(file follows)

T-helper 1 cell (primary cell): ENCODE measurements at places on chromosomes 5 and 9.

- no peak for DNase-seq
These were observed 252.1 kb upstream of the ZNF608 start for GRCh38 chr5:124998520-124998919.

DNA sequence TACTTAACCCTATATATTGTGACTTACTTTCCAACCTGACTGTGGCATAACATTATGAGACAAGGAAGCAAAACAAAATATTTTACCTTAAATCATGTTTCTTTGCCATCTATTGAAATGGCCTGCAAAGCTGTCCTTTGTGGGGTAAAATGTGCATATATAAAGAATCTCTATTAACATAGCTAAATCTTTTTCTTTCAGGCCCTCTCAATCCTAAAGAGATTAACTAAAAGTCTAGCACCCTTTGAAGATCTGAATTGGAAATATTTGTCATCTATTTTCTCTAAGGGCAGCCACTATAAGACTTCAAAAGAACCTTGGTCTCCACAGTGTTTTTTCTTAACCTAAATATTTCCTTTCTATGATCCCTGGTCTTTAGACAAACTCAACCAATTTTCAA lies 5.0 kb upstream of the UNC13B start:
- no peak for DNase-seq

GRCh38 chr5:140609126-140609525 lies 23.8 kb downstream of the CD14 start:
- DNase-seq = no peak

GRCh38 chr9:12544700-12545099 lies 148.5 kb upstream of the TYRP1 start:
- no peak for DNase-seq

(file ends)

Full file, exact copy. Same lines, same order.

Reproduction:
T-helper 1 cell (primary cell): ENCODE measurements at places on chromosomes 5 and 9.

- no peak for DNase-seq
These were observed 252.1 kb upstream of the ZNF608 start for GRCh38 chr5:124998520-124998919.

DNA sequence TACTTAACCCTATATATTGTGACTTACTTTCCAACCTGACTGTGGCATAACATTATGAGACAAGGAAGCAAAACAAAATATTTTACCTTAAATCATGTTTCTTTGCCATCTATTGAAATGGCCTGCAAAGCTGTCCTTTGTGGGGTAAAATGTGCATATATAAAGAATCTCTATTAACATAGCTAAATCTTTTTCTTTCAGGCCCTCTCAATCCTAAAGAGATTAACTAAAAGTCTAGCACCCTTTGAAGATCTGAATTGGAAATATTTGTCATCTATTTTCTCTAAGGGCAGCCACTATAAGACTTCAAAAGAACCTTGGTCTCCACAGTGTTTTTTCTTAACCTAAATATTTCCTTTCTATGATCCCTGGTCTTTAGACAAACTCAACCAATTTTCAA lies 5.0 kb upstream of the UNC13B start:
- no peak for DNase-seq

GRCh38 chr5:140609126-140609525 lies 23.8 kb downstream of the CD14 start:
- DNase-seq = no peak

GRCh38 chr9:12544700-12545099 lies 148.5 kb upstream of the TYRP1 start:
- no peak for DNase-seq